Or in the steeplechase, or country hunt?

And what of hares in coursing run to death?

Of quivering foxes torn by yelling hounds?

Of wheeling pigeons slaughtered for a prize?

We make no mention of the common use,

 

Of otter hunting, grouse and pheasant drives.

And of the sport termed noble, where the stag

Is forced upon the guns that lay him low.

No doubt, two blacks can never make one white,

Nor multiplying blacks turn black to grey;

But if to brutalise mankind be thought amiss,

Then there are other ways, than fighting cocks.

 

“Still that’s beside our purpose, which is this—

To scan the statute, microscope in hand,

And note if in its sweep humane, we see

A roosting place for fighting chanticleer.

And there we find, or rather fail to find,

The name of “Cock” among the saving list

Of nineteen beasts protected by the law,

Though thus the list concludes, “and other kinds
Of animals domestic,” or like words.

Are we to find Game Cocks, domestic fowls?

Are we to hold that birds, are animals?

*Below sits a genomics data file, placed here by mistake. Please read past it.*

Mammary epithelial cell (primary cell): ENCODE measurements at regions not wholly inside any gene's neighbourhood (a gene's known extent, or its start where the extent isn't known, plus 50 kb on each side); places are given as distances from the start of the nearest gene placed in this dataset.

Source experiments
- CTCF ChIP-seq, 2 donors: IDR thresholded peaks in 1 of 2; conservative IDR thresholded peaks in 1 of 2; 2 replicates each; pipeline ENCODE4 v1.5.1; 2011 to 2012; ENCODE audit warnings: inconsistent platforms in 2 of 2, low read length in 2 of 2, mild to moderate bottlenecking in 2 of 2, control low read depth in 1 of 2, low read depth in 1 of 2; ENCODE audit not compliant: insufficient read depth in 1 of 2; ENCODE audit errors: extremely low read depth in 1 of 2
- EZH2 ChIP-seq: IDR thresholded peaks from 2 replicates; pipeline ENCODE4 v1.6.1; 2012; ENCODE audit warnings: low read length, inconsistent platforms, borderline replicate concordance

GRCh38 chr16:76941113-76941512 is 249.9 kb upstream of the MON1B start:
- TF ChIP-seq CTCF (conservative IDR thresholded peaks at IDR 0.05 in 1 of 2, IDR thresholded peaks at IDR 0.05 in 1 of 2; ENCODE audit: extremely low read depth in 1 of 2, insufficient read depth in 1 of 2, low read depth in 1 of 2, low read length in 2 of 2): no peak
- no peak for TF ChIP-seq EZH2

Our view is quite the contrary, or else

There’s not a beast, bird, fish, or insect but

The term “domestic” would to them apply,

And make it penal e’en to slay a louse.

 

“And while, in other parts of this same Act,

We find “Cock” followed by the general phrase,

Or other kind of animal,” we hold

It bears not on the matter now in hand,

But only serves to show that Parliament,

When brooding, clucking, hen-like, o’er this Act,

Had Cocks well in their eye, and plainly did,

Of purpose full, omit them from the list;

And while bear-fights, bull-fights, dog-fights, and all

Vile sports and brutish cruelty to beasts,

The spirit and the letter of the law

 

Do quite forbid, unanimous we hold
Cock-fighting is a lawful use of Cocks,
And finding so we liberate these men.

 

“It will be said, this Statute has been read

Reversely in our sister England, where

It is the Charter of proud Chanticleer;

But what of that? It alters not our mind!

But only shews, that they, of feebler clay,

Stick not at trifles, so the end be good,

And let the heart o’erbeat the legal mind;

While we, of sterner stuff, fail not to find

Motes in the sunshine of their simple wits,

And gnats to strain out of their cups of wine;

For in the nice accomplishment and use

Of splitting hairs, and weighing feathers small,

Of riddling wisdom from a peck of words,

We are more skilled, more subtle, more profound

Than our legal brethren of the South.”

Whereat five horse-hair wigs again bowed down

In low obeisance to the mighty sage,

And straight the Court was cleared of cocks and men.